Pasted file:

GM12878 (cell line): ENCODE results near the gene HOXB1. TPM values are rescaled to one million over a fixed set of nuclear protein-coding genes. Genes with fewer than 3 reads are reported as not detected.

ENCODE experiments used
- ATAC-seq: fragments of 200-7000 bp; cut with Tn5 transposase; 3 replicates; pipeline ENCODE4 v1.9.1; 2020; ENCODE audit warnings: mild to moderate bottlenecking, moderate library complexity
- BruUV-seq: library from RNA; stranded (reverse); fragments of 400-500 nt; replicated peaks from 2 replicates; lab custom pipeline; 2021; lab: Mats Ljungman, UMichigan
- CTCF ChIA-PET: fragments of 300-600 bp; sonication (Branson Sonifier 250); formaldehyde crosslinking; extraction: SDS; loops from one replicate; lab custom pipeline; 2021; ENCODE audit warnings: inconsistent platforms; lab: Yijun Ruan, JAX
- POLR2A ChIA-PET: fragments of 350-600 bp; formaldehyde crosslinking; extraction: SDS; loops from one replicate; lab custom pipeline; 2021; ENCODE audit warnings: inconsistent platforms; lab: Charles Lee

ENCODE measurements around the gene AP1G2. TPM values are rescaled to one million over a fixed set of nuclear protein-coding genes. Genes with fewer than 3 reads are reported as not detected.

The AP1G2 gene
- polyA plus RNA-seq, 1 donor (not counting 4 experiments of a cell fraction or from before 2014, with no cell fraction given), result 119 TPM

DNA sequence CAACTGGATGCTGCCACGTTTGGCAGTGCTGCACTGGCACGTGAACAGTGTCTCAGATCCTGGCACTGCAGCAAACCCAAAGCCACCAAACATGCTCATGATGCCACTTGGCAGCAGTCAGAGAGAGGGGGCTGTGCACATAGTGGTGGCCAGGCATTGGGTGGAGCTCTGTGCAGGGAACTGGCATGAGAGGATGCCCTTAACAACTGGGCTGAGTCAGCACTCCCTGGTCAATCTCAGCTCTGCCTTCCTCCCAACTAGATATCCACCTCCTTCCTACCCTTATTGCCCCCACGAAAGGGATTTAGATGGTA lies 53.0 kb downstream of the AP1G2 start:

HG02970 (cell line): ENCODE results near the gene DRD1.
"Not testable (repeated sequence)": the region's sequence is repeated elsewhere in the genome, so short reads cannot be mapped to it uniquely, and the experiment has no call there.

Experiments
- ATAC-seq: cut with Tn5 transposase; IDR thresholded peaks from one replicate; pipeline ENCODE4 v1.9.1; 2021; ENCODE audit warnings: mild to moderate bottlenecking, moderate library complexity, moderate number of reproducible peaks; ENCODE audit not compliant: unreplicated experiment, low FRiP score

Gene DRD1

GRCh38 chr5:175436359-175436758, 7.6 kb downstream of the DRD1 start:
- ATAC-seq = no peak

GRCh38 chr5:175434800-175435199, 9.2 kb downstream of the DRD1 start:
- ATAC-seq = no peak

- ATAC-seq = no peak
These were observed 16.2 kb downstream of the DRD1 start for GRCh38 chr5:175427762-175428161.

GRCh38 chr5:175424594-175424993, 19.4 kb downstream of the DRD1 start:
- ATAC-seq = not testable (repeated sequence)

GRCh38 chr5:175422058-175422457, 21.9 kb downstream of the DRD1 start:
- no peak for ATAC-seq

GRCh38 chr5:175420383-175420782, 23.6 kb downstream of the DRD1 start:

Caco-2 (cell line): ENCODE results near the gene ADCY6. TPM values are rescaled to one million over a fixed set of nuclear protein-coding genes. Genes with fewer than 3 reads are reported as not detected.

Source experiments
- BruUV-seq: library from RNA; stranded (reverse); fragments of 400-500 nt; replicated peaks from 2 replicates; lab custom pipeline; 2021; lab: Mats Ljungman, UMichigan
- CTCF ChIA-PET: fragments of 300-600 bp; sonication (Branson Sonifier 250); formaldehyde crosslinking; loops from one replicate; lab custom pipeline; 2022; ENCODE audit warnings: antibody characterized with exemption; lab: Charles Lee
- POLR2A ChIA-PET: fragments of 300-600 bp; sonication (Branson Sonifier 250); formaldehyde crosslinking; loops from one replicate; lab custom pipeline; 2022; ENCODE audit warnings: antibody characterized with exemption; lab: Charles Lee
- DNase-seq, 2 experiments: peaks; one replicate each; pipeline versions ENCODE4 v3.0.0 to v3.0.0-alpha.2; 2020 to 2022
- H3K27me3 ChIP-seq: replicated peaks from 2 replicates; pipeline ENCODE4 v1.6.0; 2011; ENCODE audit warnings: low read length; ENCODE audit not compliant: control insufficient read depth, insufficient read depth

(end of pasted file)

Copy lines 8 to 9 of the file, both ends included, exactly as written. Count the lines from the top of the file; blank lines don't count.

The AP1G2 gene
- polyA plus RNA-seq, 1 donor (not counting 4 experiments of a cell fraction or from before 2014, with no cell fraction given), result 119 TPM